Aquitaine tries to rebuild

The Aquitanian defeat in 732 was a crushing blow to the region’s ambitions to true independence. As recently as 718 Duke Odo had challenged Charles Martel directly, with a naked offer of assistance to Martel’s opponents in the Frankish civil war. Martel’s seemingly effortless swatting away of the Duke’s defiance should be seen for what it was: the realization by two unequal opponents just how unequal they are. The final denouement of this confrontation took another forty years to unfold, but the beginnings are clear to see.

Before we attempt to discern too much about what happened in Aquitaine prior to 760, let us bear in mind what Paul Fouracre noted, that “we can find out very little about Aquitaine in the period 675 – 750. Remarkably few charters have survived, and narrative material from the region is equally scarce.”1.Fouracre, Charles Martel, pp.83-84. But we can try.

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Footnotes   [ + ]

1. Fouracre, Charles Martel, pp.83-84.

Frankish Travelogue – Gascony

Gascony is the area bordered by the Pyrenees to the south, the Atlantic to the west, the Garonne river to the north, and a less defined boundary to the east. It has never included Toulouse. Those distinctions have stayed pretty firm over the centuries, except when the border of the “Duchy of Vasconia” extended as far south as Pamplona in the seventh century.

The early medieval histories of Aquitaine and Gascony are inextricably linked, in the same way the histories of Aquitaine and Francia are linked. The fortunes of one inevitably affected the fortunes of the other. The early history of Gascony is particularly hazy, even by ‘Dark Age’ standards.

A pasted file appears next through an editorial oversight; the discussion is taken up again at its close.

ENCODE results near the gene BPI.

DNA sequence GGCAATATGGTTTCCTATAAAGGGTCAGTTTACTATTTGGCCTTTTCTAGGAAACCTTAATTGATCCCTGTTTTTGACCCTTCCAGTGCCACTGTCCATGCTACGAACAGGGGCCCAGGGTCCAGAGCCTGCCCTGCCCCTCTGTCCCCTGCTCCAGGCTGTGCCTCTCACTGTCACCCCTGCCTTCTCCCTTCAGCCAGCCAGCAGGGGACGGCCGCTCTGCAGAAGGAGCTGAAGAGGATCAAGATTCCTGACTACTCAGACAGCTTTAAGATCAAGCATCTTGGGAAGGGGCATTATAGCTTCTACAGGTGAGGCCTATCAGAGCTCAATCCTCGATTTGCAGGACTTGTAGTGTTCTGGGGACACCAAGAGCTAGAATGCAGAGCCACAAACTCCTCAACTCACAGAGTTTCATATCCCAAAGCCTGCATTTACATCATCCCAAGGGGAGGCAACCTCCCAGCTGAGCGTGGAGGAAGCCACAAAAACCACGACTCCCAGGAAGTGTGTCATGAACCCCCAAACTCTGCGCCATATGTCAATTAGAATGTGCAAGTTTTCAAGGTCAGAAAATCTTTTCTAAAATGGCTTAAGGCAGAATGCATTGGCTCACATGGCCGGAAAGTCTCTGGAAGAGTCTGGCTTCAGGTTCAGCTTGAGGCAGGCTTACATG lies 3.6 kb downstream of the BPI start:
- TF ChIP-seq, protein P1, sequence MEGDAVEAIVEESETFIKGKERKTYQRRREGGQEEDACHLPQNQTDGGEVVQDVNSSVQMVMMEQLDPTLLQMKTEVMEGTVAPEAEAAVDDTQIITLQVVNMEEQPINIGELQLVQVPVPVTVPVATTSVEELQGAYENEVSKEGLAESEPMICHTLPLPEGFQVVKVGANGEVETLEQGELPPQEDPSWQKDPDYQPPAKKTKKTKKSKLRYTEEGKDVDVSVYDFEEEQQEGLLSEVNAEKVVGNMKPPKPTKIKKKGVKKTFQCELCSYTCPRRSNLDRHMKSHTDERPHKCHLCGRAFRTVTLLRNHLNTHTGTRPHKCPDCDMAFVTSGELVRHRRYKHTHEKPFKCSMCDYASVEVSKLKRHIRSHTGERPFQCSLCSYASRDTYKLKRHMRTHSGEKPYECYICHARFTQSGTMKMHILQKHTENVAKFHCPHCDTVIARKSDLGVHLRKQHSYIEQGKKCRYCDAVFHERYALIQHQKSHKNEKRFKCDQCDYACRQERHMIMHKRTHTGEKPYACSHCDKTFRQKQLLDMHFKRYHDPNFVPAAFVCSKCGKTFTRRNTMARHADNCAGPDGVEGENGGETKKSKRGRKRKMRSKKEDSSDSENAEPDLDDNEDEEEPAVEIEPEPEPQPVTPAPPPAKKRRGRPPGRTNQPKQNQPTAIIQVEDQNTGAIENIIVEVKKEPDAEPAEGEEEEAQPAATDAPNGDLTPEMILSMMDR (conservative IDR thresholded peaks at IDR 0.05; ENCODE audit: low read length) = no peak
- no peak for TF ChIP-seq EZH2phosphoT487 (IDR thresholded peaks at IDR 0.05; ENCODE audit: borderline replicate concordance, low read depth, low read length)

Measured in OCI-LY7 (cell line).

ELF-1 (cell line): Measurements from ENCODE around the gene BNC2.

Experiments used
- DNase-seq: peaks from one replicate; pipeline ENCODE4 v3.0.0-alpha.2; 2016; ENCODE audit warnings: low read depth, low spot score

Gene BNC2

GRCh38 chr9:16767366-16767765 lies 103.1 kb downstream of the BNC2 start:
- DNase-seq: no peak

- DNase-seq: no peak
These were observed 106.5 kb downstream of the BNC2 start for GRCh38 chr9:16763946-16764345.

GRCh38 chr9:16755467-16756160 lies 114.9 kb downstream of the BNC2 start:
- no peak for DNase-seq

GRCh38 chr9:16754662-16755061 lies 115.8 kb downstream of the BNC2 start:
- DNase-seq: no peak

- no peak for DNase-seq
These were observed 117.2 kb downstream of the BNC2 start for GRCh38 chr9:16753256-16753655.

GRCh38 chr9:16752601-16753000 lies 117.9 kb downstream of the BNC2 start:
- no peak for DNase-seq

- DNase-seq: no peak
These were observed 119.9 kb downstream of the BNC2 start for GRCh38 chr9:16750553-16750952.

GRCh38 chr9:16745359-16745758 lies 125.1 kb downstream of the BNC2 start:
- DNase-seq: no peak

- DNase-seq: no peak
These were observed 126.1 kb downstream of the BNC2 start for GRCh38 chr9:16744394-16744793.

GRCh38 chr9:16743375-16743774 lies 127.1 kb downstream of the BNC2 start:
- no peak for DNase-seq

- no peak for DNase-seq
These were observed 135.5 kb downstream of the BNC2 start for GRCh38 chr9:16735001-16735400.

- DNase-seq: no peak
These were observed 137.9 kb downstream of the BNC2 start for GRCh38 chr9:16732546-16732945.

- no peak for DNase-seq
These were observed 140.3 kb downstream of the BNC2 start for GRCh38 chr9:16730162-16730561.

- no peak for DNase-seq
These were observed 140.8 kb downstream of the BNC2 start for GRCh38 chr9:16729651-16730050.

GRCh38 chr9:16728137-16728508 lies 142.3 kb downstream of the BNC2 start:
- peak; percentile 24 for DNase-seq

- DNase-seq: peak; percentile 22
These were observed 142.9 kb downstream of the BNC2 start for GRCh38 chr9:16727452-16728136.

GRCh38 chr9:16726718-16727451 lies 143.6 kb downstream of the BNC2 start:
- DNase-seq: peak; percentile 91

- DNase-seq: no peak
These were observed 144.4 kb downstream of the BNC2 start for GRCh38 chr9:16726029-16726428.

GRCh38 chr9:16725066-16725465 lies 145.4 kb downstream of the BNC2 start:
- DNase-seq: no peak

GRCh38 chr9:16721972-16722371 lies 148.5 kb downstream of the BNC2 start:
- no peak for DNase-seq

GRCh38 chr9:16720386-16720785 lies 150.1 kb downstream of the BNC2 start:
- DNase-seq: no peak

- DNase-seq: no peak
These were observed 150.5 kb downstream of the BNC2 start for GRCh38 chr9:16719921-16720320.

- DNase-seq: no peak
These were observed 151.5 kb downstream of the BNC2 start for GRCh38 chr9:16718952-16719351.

In 670 or so a Duke Lupus came to power over Aquitaine and Gascony. The scholar Pierre Riche says, “Victorious over the Basques, Duke Lupus exploited the struggles between Ebroin and the Austrasians to carve out a new princedom for himself south of the Garonne.”1.Riche, Carolingians: Family Who Forged Europe, p.29. This was during a period of retrenchment in Francia, and the outlying areas found themselves able to purse greater independence. In 675 Lupus organized a church synod in Bordeaux, a sign of a rule both enlightened and powerful enough to pull it off. But that is the last we hear of Duke Lupus, despite his terrific name.

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Civil war!

“At this time Pippin was struck down by a high fever and died. He had held the chief position under the king for twenty-seven and one half years. Plectrude governed everything discreetly with her grandchildren and with the king.”1.Liber Historiae Francorum, ch.51, p.111. With the characteristic understatement of the early medieval chronicler, everything that is wrong is laid out in three simple sentences. Another chronicler ably lays out what happened next. “When Pippin died, the greatest disorder grew up among the people of the Franks.”2.Late Merovingian France, Annals of Metz, p.365.

Late in the year 714 Pippin of Herstal, Charlemagne’s great-grandfather, was almost eighty years old, and he was dying. He was the latest and most powerful member of the Pippinid family (also called the Arnulfings), who had first been noticed in the early 7th century. After waging wars of unification he had held the positions of both Mayor of the Palace of Austrasia and Neustria for more than twenty-five years, and had seen kings come and kings go. Most recently King Childebert III, the last strong Merovingian, had died in 711, after a reign of sixteen years. His son, Dagobert III, succeeded him, but the boy was only twelve at his ascension. It fell to Pippin to run the kingdom for the child monarch, which he did until he felt his end was near.

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Footnotes   [ + ]

1. Liber Historiae Francorum, ch.51, p.111.
2. Late Merovingian France, Annals of Metz, p.365.